1) As you may have noticed at last night's performance of Mozart's Abduction from the Seraglio at the Met, the role of Konstanze is unsingable, at least in the house the size of the Met.
2) Joseph II's mother, Maria Theresa, had just died in 1780, and partly in celebration of the fact that he now had unbridled control over her hereditary lands (Austria, Hungary, Bohemia, Croatia, Belgium, Lombardy, etc.), Joseph propounded the Edict of Toleration of 1781 (or was it 1782?), in which all loyal subjects might practice their religions in private, including Protestants, the Orthodox, Jews and Muslims. This was brand new -- no European state since the pagan Roman Empire had ever had such a law -- among other things, the Pope (who in those days seldom left Rome) came to Austria to beg Joseph to rescind the law -- he paid no attention. (Joseph also closed all monasteries and convents in his domains unless they were "useful," that is, if they ran hospitals or schools. They're still mad at him in Austria for this.)
Mozart's attitude towards a sublime equality of religious faiths, which was obviously personal since he then joined the Freemasons and wrote The Magic Flute (after Joseph's death), which share this philosophy. Seraglio thus follows not only Mozart's personal beliefs but the current political line.
3) Joseph was trying to hold his hereditary lands together by playing the German cultural nationalism card. He had founded a national theater in Vienna, and the finest actors and playwrights in Germany took part in it; his national opera was an attempt along the same lines, to free Germany from Italian and French cultural superiority. The opera house, however, was a failure - the time was not ripe - and Seraglio, its last premiere, was its only success. When Joseph said "a monstrous lot of notes," he meant it wasn't a simple ballad opera on the lines of The Beggars' Opera (imported from London, and a great hit all over Germany), but had these Italianate flowing lines for Konstanze and Belmonte that could only be sung by very accomplished Italian-trained singers.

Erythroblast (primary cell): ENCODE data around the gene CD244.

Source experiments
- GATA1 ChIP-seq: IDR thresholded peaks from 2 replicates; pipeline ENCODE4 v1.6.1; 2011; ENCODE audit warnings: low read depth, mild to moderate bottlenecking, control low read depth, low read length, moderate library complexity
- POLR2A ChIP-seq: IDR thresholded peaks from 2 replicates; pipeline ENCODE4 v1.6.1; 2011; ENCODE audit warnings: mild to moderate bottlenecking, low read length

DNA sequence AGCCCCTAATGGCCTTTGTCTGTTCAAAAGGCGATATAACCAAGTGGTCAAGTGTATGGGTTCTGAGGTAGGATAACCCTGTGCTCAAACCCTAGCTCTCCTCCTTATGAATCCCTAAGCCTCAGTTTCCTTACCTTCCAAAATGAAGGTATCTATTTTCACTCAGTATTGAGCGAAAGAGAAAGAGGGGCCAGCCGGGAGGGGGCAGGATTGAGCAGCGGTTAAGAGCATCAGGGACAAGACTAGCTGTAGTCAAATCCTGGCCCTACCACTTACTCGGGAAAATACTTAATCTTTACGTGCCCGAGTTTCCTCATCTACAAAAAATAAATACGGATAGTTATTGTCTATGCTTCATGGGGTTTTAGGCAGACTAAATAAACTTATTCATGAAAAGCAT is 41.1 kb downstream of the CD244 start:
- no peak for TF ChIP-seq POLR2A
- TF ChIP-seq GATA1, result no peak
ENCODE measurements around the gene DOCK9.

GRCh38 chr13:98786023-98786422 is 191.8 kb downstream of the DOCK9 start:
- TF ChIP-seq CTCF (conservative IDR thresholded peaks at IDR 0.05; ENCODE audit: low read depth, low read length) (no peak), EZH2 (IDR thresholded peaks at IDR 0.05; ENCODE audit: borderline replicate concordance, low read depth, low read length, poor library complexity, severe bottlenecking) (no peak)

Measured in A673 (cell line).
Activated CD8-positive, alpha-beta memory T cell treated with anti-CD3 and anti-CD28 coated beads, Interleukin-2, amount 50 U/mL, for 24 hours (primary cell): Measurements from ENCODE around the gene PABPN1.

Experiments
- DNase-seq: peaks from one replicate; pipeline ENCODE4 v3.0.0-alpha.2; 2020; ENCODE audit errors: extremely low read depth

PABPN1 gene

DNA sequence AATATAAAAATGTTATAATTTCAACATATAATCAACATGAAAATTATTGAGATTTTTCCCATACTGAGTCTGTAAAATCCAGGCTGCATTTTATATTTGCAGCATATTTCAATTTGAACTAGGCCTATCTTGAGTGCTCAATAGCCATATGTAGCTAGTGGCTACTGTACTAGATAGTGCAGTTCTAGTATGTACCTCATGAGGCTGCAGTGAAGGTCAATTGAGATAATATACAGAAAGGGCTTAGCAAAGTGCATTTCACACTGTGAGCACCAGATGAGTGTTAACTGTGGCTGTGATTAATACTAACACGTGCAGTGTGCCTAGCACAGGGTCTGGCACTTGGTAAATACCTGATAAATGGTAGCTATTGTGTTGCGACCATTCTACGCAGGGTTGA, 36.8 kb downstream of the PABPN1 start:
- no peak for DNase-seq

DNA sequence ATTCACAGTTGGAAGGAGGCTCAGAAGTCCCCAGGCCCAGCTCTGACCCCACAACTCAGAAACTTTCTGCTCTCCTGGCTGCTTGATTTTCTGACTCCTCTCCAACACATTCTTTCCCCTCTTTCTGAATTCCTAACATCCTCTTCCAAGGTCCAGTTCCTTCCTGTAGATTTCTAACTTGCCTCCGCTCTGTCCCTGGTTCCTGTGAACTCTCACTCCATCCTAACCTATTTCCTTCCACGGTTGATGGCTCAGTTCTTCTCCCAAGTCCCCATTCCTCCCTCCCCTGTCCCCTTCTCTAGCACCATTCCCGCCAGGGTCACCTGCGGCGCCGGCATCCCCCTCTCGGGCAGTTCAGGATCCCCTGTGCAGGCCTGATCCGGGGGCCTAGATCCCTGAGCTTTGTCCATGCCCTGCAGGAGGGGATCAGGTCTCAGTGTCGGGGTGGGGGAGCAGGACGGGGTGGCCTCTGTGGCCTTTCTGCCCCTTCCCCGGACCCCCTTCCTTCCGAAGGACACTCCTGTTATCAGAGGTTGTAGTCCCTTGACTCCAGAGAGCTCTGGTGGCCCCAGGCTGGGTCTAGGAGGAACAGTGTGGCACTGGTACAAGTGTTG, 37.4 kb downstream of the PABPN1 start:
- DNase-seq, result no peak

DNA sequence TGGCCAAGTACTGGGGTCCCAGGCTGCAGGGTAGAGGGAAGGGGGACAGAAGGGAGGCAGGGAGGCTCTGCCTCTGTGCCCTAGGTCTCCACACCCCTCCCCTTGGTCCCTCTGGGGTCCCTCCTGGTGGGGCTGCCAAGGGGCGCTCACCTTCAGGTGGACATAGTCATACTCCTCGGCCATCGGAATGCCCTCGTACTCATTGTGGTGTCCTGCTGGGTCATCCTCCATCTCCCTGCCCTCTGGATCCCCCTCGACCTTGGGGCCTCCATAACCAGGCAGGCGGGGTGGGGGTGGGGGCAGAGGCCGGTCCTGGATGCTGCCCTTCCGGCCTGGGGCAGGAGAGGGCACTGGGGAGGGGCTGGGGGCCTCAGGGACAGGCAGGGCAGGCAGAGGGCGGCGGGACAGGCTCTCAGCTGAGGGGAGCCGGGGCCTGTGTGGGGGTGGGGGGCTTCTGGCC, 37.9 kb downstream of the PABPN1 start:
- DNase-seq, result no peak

He was right.
4) This did not prevent the opera from being Mozart's most popular work in his lifetime, performed all over the Empire. (It didn't reach Italy till 1956. Callas sang the premiere.)
5) Its moralism and its noble Muslim pasha have made Seraglio the most popular opera (with Aida) in non-Christian opera houses. It is performed every year in the Seraglio of the Topkapi palace in Istanbul. But its philosophy is a very 18th-century Rights-of-Man pantheistic multiculturalism. I certainly see it as a splendid counterargument to the "all Muslims are hateful and out to get us" attitude common in this country nowadays (and in Europe too).
6) The quartet at the end of Act II is the first conversational concerted passage in opera that does not interrupt the action and in which all the characters sing characteristically, blending their personalities to advance the drama. It is from this (and the quartet in Idomeneo) that the ensembles of Figaro spring, and with them all of 19th-century opera.